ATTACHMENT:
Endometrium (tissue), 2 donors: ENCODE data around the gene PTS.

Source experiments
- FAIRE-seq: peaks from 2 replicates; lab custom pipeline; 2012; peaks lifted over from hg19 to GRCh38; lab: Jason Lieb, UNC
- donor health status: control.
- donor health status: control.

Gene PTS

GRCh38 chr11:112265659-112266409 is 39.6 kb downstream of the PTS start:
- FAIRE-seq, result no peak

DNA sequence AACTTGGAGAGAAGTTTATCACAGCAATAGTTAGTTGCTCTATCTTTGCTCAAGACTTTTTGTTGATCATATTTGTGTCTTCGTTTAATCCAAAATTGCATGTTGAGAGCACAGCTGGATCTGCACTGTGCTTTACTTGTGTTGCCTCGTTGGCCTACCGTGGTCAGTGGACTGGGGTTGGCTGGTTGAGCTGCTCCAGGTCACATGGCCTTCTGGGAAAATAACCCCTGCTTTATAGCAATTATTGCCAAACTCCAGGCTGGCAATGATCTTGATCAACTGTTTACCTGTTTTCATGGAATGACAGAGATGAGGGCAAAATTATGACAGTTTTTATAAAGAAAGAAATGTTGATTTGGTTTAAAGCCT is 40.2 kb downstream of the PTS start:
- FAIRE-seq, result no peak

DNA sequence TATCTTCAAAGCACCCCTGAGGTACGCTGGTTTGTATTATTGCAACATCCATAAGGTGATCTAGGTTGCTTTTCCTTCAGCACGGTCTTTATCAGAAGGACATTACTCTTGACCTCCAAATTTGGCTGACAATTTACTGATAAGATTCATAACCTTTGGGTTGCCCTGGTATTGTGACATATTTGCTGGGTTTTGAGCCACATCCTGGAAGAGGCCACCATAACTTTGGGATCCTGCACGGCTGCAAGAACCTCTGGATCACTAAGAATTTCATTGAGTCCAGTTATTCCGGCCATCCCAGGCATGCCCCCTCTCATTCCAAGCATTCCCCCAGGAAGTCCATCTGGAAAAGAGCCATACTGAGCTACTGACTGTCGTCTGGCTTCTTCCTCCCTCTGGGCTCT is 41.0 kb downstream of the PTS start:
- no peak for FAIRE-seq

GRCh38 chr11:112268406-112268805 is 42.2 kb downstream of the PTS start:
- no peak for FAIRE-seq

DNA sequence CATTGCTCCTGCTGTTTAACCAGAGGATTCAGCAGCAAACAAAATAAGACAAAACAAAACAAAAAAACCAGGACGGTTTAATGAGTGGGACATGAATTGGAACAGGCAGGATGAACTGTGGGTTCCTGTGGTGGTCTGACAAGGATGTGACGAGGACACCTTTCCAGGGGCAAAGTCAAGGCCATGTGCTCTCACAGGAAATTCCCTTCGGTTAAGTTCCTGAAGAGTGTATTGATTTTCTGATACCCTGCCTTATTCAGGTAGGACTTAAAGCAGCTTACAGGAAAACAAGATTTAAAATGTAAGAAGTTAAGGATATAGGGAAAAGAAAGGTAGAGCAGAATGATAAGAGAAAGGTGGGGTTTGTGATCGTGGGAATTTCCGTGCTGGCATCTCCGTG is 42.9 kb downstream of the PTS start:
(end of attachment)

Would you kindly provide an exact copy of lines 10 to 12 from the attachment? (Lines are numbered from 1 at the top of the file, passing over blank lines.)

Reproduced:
- FAIRE-seq, result no peak

DNA sequence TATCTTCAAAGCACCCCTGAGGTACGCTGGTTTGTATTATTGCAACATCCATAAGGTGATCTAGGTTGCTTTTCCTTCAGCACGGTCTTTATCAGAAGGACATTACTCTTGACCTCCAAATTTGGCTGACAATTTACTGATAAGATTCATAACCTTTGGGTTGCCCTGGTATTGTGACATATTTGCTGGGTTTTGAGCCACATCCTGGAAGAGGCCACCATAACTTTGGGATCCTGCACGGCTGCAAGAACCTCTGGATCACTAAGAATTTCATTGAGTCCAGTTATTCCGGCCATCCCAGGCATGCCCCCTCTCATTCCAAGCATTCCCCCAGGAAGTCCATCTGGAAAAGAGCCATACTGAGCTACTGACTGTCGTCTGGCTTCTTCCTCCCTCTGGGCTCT is 41.0 kb downstream of the PTS start:
- no peak for FAIRE-seq